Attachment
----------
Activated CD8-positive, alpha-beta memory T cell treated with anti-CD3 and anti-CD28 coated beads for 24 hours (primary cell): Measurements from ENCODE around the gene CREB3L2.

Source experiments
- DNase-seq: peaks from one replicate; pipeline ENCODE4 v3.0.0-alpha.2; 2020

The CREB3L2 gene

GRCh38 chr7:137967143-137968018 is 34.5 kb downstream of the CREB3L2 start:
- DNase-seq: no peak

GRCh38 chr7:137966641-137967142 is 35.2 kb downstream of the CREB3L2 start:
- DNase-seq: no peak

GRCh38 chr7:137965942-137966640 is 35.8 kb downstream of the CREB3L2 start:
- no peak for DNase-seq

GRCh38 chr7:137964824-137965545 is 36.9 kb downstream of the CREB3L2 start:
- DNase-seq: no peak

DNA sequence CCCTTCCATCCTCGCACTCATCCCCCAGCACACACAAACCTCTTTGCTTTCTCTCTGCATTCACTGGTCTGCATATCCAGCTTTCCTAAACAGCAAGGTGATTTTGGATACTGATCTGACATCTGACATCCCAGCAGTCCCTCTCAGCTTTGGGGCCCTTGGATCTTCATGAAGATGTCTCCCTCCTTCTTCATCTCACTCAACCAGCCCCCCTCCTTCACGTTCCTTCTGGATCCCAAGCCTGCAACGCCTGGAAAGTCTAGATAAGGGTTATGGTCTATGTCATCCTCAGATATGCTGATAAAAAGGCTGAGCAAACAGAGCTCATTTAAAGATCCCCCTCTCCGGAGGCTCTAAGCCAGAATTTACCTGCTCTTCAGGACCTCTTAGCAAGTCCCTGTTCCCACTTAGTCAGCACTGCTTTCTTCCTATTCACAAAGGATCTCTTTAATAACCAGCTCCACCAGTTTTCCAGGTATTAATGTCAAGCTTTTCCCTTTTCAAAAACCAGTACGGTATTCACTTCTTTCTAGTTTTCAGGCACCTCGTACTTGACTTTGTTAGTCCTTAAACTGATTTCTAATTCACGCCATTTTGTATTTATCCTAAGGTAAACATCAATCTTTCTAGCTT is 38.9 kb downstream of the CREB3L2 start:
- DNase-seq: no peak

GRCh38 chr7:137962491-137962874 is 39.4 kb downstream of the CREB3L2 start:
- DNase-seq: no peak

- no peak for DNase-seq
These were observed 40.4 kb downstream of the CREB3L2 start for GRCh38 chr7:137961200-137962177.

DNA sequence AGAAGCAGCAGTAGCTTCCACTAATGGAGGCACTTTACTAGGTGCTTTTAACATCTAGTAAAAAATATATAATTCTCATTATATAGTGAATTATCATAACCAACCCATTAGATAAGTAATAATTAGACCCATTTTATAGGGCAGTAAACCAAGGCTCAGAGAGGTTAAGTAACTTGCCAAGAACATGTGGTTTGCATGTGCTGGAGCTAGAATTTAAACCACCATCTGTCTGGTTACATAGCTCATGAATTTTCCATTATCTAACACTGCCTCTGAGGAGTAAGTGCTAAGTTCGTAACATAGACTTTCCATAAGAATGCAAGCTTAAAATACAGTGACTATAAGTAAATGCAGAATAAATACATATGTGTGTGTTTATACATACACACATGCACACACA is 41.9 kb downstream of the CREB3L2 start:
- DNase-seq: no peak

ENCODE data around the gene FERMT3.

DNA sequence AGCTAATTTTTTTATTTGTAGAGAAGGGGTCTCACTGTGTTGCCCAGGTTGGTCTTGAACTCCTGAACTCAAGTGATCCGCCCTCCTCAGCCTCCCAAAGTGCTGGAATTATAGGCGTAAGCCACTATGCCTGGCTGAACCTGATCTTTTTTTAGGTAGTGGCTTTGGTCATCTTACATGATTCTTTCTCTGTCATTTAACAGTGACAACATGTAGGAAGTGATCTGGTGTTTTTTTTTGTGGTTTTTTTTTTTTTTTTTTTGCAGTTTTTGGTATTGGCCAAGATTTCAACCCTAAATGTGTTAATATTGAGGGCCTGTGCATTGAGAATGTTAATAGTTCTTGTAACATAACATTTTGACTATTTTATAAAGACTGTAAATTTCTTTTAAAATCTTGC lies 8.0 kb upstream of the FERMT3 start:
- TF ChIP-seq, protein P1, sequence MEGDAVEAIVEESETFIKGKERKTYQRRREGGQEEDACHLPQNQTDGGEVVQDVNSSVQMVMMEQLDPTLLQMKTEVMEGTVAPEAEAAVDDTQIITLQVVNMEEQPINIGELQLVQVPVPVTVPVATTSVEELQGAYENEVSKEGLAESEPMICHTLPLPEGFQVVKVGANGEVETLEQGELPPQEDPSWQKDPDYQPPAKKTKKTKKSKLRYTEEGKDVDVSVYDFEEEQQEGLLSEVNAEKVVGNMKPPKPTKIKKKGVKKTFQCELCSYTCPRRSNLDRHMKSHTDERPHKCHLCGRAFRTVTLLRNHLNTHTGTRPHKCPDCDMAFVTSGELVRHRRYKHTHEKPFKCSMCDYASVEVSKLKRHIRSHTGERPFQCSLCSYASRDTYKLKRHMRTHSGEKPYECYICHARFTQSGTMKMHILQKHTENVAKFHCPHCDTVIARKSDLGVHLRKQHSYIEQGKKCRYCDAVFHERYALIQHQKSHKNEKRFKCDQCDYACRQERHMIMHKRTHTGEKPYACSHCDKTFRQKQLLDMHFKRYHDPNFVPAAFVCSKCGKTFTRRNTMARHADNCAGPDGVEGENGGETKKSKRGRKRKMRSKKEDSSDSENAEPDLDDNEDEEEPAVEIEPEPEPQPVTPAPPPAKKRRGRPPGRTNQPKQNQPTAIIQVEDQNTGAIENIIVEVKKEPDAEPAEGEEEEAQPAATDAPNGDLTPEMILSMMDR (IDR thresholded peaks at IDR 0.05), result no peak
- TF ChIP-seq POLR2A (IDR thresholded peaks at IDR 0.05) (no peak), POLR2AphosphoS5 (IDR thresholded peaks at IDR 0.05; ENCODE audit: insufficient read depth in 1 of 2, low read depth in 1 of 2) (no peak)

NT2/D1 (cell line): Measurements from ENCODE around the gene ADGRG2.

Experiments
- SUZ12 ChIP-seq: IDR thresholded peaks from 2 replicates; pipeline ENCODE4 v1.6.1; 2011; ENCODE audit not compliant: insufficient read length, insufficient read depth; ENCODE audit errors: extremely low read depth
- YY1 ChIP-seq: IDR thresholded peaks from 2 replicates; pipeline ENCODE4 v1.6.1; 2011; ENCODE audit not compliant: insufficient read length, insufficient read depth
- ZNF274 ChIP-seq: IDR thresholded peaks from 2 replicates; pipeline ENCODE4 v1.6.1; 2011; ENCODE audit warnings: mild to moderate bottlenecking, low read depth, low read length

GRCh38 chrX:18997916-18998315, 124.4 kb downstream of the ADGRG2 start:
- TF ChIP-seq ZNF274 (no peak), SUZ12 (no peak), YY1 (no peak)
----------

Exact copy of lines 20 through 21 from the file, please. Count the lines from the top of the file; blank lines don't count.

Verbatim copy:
- DNase-seq: no peak

ENCODE data around the gene FERMT3.